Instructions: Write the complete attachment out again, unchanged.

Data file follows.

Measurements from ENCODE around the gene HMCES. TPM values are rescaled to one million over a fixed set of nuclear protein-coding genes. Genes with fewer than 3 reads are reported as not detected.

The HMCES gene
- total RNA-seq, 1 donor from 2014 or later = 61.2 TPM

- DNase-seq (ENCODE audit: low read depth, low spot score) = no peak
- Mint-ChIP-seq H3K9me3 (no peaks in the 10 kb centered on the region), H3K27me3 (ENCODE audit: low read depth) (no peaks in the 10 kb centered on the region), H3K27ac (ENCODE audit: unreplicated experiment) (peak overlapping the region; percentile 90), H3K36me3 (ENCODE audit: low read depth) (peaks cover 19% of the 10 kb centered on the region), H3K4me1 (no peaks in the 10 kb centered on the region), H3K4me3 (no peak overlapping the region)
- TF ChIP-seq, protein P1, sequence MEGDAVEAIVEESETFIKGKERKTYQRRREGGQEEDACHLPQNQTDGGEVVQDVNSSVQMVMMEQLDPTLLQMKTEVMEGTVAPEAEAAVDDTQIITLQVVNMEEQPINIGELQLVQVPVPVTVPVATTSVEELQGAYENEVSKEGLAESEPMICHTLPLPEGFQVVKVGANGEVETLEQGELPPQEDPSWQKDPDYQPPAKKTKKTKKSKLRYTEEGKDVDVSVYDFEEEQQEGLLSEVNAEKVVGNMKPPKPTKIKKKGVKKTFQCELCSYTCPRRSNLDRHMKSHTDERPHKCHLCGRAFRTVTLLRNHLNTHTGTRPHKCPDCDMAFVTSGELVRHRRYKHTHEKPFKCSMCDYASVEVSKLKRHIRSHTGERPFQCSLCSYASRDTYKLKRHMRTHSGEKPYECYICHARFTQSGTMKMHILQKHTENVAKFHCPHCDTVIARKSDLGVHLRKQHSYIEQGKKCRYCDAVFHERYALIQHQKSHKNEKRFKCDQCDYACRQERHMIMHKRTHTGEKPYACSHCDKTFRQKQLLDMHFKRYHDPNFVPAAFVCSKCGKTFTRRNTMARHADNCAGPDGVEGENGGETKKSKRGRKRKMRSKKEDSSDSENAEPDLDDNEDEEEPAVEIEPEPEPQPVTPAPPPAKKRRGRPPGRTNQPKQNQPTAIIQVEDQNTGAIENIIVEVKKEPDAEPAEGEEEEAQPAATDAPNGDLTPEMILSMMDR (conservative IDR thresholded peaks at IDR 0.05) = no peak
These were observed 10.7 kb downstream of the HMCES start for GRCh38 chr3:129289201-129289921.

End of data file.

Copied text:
Measurements from ENCODE around the gene HMCES. TPM values are rescaled to one million over a fixed set of nuclear protein-coding genes. Genes with fewer than 3 reads are reported as not detected.

The HMCES gene
- total RNA-seq, 1 donor from 2014 or later = 61.2 TPM

- DNase-seq (ENCODE audit: low read depth, low spot score) = no peak
- Mint-ChIP-seq H3K9me3 (no peaks in the 10 kb centered on the region), H3K27me3 (ENCODE audit: low read depth) (no peaks in the 10 kb centered on the region), H3K27ac (ENCODE audit: unreplicated experiment) (peak overlapping the region; percentile 90), H3K36me3 (ENCODE audit: low read depth) (peaks cover 19% of the 10 kb centered on the region), H3K4me1 (no peaks in the 10 kb centered on the region), H3K4me3 (no peak overlapping the region)
- TF ChIP-seq, protein P1, sequence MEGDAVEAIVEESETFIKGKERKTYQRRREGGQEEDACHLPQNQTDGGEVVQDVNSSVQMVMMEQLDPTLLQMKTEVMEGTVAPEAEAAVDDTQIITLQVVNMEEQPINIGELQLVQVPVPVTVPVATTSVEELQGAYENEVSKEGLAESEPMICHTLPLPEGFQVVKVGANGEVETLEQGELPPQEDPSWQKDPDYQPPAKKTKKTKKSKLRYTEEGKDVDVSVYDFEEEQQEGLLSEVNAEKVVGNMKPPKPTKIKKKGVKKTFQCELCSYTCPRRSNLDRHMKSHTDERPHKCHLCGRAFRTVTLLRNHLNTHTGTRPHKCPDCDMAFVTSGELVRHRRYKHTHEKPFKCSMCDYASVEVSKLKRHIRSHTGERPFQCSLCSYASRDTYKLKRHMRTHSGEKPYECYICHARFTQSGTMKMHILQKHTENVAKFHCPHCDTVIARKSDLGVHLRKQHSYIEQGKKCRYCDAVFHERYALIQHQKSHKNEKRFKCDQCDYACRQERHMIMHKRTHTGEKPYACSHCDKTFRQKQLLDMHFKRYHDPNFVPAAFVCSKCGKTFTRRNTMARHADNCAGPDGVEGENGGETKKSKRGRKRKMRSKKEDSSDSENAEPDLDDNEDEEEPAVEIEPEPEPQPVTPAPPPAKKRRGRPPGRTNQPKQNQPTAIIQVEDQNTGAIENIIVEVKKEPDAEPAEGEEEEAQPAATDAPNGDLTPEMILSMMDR (conservative IDR thresholded peaks at IDR 0.05) = no peak
These were observed 10.7 kb downstream of the HMCES start for GRCh38 chr3:129289201-129289921.